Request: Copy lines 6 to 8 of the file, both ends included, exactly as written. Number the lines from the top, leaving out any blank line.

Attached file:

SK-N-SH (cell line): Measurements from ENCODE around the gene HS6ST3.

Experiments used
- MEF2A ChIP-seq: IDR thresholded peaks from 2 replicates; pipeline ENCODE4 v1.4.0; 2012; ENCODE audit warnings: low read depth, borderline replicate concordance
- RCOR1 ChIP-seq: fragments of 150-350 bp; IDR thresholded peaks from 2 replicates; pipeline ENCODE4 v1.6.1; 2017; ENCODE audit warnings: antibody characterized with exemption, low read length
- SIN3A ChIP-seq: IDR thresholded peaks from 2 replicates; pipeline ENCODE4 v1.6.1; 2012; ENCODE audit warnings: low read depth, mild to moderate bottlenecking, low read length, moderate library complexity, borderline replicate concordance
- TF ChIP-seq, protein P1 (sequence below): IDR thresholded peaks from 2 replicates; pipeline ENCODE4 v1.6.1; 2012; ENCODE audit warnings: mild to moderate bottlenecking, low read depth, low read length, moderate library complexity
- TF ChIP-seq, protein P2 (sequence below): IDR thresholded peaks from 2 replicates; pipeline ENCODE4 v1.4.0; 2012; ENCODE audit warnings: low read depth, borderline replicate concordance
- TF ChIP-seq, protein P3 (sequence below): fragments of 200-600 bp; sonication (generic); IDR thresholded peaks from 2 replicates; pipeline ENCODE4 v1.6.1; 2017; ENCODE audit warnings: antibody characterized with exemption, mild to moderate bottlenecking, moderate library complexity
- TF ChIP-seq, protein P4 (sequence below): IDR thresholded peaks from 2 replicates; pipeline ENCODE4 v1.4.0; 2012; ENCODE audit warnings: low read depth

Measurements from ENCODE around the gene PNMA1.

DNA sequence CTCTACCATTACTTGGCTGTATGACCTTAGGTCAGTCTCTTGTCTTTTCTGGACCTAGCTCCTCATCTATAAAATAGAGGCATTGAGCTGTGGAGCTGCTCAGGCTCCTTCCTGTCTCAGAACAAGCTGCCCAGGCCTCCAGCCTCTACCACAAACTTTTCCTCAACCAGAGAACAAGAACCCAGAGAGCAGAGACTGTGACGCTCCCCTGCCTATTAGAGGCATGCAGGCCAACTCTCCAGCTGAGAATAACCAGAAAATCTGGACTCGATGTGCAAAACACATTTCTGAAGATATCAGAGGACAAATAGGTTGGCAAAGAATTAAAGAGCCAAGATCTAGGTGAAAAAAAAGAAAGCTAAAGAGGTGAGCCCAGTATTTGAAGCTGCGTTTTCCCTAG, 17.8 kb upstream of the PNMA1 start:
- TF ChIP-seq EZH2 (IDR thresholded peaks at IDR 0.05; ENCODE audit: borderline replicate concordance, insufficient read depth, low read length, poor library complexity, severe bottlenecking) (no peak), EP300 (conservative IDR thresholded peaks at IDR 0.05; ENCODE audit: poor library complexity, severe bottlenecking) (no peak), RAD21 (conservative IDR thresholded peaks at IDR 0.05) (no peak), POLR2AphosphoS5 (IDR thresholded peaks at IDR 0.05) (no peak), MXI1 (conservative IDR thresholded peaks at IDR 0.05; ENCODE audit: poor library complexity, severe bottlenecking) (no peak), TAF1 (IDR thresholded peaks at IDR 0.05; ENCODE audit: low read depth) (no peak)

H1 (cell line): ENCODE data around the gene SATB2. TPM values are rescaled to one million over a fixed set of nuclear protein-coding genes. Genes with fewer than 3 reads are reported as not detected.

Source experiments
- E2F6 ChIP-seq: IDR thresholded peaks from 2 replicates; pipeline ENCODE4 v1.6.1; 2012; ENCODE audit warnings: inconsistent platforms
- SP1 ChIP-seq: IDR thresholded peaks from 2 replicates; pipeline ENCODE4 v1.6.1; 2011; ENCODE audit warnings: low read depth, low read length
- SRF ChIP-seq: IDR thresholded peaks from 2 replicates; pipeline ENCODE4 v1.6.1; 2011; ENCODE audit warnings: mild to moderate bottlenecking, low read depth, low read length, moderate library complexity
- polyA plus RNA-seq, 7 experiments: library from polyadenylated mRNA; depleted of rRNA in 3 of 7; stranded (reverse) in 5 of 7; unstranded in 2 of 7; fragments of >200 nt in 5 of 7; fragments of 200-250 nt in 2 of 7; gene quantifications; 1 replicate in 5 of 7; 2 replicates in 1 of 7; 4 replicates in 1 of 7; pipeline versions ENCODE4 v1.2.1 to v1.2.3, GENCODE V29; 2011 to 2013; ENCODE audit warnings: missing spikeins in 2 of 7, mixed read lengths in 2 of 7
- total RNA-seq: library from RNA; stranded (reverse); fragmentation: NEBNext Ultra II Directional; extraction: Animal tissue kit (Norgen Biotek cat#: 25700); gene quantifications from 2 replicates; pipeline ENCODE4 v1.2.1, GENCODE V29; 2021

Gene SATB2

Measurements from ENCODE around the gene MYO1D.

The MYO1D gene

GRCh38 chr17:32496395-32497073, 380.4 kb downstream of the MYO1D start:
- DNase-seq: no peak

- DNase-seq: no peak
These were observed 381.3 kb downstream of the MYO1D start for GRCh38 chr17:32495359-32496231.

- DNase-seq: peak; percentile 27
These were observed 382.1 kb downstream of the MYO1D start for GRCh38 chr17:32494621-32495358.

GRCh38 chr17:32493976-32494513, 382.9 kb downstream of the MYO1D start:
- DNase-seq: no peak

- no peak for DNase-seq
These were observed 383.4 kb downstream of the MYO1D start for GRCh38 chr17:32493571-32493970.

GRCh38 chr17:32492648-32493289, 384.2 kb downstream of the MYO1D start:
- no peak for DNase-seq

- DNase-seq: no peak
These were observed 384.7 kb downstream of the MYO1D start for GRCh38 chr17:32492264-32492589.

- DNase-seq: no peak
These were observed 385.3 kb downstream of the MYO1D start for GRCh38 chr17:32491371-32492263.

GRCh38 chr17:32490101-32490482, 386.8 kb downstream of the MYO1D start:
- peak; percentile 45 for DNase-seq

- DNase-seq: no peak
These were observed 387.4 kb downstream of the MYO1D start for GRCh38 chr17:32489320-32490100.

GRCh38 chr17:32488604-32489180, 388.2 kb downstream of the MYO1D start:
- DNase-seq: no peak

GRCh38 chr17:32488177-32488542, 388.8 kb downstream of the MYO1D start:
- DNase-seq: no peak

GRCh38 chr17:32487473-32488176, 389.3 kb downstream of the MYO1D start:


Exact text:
- TF ChIP-seq, protein P1 (sequence below): IDR thresholded peaks from 2 replicates; pipeline ENCODE4 v1.6.1; 2012; ENCODE audit warnings: mild to moderate bottlenecking, low read depth, low read length, moderate library complexity
- TF ChIP-seq, protein P2 (sequence below): IDR thresholded peaks from 2 replicates; pipeline ENCODE4 v1.4.0; 2012; ENCODE audit warnings: low read depth, borderline replicate concordance
- TF ChIP-seq, protein P3 (sequence below): fragments of 200-600 bp; sonication (generic); IDR thresholded peaks from 2 replicates; pipeline ENCODE4 v1.6.1; 2017; ENCODE audit warnings: antibody characterized with exemption, mild to moderate bottlenecking, moderate library complexity